Hageman’s original goal for the project was 1,000 bags during her two-year term. That goal has been surpassed through the generosity and hard work of Iowa clubwomen (and school children). Nearly 1,400 bags have been produced in the first ten months. These bags have been donated primarily to Hope Lodge but also to domestic violence shelters, homeless shelters, a local children’s hospital, Operation Retrieving Freedom, and the Iowa Department of Human Services. The project has required very little fundraising; many items are already in the home or can be readily donated by motels, dentists, etc.
Including children, family members, and residents of the local community has been one of this project’s highlights. One member was able to have her students in all grades at Hoover Elementary in Iowa City work on all phases of preparing the bags. Children collected toiletries, sewed bags, and even helped deliver bags to the local Hope Lodge. This group of kids, supervised by adults, completed an impressive 203 bags! One Iowa club worked in cooperation with a local 4-H club. Another used a family volunteer development theme for making bags at an MLK Volunteer Day. Children are the future of volunteerism.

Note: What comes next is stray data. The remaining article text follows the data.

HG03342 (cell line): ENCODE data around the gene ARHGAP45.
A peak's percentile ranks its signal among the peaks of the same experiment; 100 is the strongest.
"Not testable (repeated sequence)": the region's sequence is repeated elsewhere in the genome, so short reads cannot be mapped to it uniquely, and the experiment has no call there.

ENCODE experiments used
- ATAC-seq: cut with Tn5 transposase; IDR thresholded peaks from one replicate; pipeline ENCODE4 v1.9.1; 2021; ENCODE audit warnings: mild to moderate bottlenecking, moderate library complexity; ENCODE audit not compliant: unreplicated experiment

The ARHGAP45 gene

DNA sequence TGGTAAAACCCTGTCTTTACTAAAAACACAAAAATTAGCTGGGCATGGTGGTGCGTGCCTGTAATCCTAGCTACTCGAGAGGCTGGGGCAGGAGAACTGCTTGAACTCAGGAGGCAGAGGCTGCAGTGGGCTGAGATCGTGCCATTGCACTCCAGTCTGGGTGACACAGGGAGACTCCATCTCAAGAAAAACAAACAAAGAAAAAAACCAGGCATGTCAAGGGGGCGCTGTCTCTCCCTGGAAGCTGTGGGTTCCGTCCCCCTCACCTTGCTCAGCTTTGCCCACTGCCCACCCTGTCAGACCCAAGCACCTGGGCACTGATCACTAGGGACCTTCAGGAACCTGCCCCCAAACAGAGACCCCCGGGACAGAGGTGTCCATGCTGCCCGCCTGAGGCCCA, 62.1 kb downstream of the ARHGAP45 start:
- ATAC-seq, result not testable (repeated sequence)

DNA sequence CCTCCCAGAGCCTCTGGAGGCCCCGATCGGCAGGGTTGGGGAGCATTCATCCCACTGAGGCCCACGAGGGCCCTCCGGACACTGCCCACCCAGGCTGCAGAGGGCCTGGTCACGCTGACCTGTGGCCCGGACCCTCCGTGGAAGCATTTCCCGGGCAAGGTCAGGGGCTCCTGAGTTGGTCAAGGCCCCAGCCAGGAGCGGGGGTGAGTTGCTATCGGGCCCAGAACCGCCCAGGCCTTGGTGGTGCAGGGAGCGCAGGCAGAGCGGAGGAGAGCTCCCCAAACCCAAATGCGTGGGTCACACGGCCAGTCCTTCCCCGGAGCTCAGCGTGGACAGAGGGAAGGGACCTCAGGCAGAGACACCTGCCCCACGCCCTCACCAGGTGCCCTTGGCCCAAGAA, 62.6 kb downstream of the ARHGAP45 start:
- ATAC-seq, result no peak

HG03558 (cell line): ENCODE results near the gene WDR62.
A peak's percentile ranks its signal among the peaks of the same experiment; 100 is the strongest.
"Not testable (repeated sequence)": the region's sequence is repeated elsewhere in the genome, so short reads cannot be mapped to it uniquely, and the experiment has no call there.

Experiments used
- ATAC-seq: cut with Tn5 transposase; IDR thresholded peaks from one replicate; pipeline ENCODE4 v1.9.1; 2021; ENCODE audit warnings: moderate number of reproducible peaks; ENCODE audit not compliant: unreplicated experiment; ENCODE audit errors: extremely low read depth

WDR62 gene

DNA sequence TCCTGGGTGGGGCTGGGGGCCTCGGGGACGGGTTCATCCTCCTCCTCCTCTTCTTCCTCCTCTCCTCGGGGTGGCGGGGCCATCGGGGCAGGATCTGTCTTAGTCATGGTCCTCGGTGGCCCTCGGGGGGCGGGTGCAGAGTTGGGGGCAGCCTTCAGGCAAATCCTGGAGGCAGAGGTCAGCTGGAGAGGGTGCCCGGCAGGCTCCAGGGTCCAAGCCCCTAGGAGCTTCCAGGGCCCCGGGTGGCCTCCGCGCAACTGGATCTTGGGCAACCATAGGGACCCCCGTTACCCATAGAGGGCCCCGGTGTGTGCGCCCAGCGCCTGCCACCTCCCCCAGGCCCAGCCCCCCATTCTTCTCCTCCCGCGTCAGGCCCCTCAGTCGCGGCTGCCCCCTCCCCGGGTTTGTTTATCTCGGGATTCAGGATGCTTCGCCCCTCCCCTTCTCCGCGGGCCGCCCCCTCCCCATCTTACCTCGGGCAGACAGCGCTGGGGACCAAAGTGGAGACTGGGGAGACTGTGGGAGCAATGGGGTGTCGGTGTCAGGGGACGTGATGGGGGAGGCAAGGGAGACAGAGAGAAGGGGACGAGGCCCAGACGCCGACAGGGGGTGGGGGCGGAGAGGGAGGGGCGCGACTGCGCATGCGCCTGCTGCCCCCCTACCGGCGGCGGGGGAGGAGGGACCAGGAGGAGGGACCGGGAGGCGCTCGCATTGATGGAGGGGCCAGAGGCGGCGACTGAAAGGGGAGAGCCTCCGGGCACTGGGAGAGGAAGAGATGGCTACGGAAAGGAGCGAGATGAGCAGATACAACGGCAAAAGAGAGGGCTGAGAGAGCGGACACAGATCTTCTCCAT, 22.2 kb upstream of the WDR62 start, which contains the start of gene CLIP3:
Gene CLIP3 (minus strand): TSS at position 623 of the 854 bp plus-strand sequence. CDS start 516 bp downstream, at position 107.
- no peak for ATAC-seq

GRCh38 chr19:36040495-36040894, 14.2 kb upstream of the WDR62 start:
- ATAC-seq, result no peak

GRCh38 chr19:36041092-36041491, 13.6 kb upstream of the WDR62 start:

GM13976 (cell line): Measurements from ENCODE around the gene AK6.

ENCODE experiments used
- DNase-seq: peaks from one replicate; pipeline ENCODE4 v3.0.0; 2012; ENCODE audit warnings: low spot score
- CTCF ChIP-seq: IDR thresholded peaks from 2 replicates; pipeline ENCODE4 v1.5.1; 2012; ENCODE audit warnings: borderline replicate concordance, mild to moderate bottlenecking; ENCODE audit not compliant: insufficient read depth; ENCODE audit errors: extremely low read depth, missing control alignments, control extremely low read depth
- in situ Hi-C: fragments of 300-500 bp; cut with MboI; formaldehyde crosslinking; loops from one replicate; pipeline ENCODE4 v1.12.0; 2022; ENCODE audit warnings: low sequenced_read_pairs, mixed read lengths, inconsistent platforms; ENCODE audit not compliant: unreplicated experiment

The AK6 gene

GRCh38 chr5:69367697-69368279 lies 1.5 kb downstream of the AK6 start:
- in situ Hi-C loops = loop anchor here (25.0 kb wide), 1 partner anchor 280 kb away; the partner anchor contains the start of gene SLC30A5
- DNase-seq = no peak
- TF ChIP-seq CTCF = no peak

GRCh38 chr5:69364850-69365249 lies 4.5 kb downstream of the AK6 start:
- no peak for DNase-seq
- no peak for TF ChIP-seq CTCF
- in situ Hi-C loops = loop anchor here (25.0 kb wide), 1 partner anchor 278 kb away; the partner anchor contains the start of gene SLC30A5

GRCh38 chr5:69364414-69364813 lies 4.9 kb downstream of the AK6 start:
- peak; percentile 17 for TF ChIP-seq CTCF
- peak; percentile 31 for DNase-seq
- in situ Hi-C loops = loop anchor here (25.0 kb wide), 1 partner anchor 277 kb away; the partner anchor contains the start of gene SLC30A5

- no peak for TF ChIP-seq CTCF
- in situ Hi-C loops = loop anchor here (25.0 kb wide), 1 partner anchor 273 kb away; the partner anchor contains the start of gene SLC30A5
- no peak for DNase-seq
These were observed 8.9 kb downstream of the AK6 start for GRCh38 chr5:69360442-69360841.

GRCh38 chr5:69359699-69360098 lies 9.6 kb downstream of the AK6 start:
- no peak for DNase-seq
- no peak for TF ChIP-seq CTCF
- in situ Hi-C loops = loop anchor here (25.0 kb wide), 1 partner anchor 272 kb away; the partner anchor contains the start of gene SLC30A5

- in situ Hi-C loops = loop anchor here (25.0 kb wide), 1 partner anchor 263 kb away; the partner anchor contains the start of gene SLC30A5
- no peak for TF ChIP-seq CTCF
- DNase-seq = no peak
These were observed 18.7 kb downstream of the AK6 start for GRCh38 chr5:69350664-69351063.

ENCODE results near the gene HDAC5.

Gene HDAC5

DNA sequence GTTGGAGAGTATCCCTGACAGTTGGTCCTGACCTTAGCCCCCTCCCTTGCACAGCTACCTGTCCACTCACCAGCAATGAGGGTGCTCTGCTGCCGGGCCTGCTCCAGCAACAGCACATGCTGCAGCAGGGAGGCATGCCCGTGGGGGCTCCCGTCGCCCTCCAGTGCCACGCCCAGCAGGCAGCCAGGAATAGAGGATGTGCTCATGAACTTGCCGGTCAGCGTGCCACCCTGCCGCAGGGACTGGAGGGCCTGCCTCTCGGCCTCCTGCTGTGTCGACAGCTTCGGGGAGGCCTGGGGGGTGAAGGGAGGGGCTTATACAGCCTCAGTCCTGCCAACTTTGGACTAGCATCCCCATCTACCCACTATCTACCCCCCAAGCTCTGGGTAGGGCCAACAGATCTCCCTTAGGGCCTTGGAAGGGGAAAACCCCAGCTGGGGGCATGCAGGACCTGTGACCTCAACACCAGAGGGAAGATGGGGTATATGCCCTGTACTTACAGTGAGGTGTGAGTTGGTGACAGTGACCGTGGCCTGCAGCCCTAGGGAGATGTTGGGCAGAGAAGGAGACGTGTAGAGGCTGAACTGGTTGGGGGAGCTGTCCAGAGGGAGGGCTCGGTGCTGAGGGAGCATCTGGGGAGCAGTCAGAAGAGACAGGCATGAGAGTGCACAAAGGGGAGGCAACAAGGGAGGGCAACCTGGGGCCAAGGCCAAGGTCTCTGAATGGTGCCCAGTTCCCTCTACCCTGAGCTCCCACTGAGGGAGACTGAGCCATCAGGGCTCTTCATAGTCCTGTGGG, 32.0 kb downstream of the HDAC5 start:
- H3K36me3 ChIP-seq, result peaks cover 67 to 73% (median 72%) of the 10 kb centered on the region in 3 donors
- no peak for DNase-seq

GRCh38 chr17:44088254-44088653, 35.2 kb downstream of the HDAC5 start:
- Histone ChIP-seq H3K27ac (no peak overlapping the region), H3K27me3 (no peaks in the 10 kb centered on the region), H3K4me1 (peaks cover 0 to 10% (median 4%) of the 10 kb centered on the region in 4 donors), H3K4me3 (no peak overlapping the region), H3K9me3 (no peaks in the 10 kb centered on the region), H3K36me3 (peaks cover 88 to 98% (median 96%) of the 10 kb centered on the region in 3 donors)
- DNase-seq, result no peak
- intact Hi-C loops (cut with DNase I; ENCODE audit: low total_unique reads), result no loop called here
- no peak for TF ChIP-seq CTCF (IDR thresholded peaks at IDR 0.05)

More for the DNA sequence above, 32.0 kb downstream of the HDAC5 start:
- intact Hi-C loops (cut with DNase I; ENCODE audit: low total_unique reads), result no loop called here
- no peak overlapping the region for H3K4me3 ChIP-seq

Volunteers in Action
The GFWC Park City Athenaeum Club (Utah), High Springs New Century Woman’s Club (Florida), GFWC Woman’s Citizenship Club (Colorado), and the Lawrenceville Woman’s Club (Georgia) are featured on GFWC’s Blog.
Have a success story to tell? Email email@example.com.
Parliamentary Pointers: Adjournment, Recess, and Standing At Ease
by GFWC Parliamentarian Deen J. Meloro
When it seems that the meeting has completed necessary business, the president asks, “Is there any further business?” If no one indicates that they have additional business, the president says: “Since there is no further business, the meeting is adjourned.” This assumes that members know when the next meeting is to be held or that they will get written notice for the next meeting.